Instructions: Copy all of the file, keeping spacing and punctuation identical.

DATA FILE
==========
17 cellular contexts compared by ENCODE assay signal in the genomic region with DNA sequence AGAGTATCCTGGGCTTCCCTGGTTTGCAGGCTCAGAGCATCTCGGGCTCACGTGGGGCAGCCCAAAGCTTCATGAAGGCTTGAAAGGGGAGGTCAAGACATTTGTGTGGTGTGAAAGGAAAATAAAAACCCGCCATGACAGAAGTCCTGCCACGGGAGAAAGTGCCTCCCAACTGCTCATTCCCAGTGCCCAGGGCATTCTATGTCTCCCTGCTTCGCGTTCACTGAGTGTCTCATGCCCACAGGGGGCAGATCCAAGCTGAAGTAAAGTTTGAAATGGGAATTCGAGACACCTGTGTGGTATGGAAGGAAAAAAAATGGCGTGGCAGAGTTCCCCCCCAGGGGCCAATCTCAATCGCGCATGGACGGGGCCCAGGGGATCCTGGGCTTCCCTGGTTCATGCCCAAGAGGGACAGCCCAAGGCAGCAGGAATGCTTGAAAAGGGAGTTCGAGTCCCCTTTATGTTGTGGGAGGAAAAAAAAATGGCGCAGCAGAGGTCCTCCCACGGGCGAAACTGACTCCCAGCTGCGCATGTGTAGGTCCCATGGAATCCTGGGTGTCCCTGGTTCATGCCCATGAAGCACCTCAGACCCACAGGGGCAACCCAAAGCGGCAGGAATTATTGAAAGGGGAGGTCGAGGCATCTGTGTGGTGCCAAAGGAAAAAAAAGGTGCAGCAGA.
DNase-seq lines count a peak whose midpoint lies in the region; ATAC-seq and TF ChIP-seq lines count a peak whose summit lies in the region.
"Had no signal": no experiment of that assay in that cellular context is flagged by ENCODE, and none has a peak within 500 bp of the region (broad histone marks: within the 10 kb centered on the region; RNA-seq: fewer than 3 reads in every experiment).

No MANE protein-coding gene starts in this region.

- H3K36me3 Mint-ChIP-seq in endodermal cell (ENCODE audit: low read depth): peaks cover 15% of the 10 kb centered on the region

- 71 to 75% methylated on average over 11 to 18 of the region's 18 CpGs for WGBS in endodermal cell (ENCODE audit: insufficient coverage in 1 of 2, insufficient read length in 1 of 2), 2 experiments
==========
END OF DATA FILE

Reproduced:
17 cellular contexts compared by ENCODE assay signal in the genomic region with DNA sequence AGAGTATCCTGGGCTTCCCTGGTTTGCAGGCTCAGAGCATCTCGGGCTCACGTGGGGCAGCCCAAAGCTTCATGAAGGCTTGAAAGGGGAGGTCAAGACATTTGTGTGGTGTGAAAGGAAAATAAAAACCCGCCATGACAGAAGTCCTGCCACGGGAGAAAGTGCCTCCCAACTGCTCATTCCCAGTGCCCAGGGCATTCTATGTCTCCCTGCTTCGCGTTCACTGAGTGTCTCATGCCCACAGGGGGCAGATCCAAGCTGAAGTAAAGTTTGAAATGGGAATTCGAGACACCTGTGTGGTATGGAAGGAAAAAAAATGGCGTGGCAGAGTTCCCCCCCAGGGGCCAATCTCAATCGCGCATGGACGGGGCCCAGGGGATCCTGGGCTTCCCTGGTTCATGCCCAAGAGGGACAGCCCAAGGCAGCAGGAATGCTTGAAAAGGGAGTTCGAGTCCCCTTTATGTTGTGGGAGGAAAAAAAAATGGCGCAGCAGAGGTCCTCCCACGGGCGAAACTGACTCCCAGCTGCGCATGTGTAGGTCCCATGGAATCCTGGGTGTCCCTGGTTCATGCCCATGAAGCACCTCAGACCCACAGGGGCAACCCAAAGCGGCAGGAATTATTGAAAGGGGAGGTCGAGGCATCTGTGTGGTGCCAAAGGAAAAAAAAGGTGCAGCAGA.
DNase-seq lines count a peak whose midpoint lies in the region; ATAC-seq and TF ChIP-seq lines count a peak whose summit lies in the region.
"Had no signal": no experiment of that assay in that cellular context is flagged by ENCODE, and none has a peak within 500 bp of the region (broad histone marks: within the 10 kb centered on the region; RNA-seq: fewer than 3 reads in every experiment).

No MANE protein-coding gene starts in this region.

- H3K36me3 Mint-ChIP-seq in endodermal cell (ENCODE audit: low read depth): peaks cover 15% of the 10 kb centered on the region

- 71 to 75% methylated on average over 11 to 18 of the region's 18 CpGs for WGBS in endodermal cell (ENCODE audit: insufficient coverage in 1 of 2, insufficient read length in 1 of 2), 2 experiments